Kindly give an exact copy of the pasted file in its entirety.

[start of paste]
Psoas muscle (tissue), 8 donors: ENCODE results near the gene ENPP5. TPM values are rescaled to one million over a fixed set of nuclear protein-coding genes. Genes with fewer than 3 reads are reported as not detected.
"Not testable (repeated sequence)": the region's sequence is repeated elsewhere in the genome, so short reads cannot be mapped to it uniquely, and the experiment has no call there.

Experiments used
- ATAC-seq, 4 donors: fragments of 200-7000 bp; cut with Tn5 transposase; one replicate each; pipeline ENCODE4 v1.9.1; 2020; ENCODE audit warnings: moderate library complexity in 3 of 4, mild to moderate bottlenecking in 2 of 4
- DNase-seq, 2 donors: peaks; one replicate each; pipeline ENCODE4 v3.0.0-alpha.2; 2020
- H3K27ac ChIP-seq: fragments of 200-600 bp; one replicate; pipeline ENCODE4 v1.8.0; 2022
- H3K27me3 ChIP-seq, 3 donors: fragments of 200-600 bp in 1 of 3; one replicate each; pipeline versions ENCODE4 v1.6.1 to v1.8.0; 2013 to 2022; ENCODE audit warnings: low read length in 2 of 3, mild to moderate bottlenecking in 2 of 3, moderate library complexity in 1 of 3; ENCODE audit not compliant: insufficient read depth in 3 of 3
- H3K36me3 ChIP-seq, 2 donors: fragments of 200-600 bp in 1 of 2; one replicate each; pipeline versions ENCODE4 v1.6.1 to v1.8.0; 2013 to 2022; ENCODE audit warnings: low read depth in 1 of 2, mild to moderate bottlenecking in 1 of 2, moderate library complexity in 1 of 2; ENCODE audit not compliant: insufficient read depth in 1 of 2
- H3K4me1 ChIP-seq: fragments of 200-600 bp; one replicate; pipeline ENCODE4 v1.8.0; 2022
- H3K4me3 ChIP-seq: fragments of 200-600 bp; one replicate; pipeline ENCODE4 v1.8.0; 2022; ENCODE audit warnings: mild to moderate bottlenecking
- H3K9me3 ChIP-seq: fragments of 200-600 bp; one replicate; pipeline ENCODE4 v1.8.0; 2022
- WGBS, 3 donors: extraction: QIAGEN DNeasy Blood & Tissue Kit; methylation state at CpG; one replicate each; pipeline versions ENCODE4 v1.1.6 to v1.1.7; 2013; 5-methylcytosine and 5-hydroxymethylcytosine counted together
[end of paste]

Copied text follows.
Psoas muscle (tissue), 8 donors: ENCODE results near the gene ENPP5. TPM values are rescaled to one million over a fixed set of nuclear protein-coding genes. Genes with fewer than 3 reads are reported as not detected.
"Not testable (repeated sequence)": the region's sequence is repeated elsewhere in the genome, so short reads cannot be mapped to it uniquely, and the experiment has no call there.

Experiments used
- ATAC-seq, 4 donors: fragments of 200-7000 bp; cut with Tn5 transposase; one replicate each; pipeline ENCODE4 v1.9.1; 2020; ENCODE audit warnings: moderate library complexity in 3 of 4, mild to moderate bottlenecking in 2 of 4
- DNase-seq, 2 donors: peaks; one replicate each; pipeline ENCODE4 v3.0.0-alpha.2; 2020
- H3K27ac ChIP-seq: fragments of 200-600 bp; one replicate; pipeline ENCODE4 v1.8.0; 2022
- H3K27me3 ChIP-seq, 3 donors: fragments of 200-600 bp in 1 of 3; one replicate each; pipeline versions ENCODE4 v1.6.1 to v1.8.0; 2013 to 2022; ENCODE audit warnings: low read length in 2 of 3, mild to moderate bottlenecking in 2 of 3, moderate library complexity in 1 of 3; ENCODE audit not compliant: insufficient read depth in 3 of 3
- H3K36me3 ChIP-seq, 2 donors: fragments of 200-600 bp in 1 of 2; one replicate each; pipeline versions ENCODE4 v1.6.1 to v1.8.0; 2013 to 2022; ENCODE audit warnings: low read depth in 1 of 2, mild to moderate bottlenecking in 1 of 2, moderate library complexity in 1 of 2; ENCODE audit not compliant: insufficient read depth in 1 of 2
- H3K4me1 ChIP-seq: fragments of 200-600 bp; one replicate; pipeline ENCODE4 v1.8.0; 2022
- H3K4me3 ChIP-seq: fragments of 200-600 bp; one replicate; pipeline ENCODE4 v1.8.0; 2022; ENCODE audit warnings: mild to moderate bottlenecking
- H3K9me3 ChIP-seq: fragments of 200-600 bp; one replicate; pipeline ENCODE4 v1.8.0; 2022
- WGBS, 3 donors: extraction: QIAGEN DNeasy Blood & Tissue Kit; methylation state at CpG; one replicate each; pipeline versions ENCODE4 v1.1.6 to v1.1.7; 2013; 5-methylcytosine and 5-hydroxymethylcytosine counted together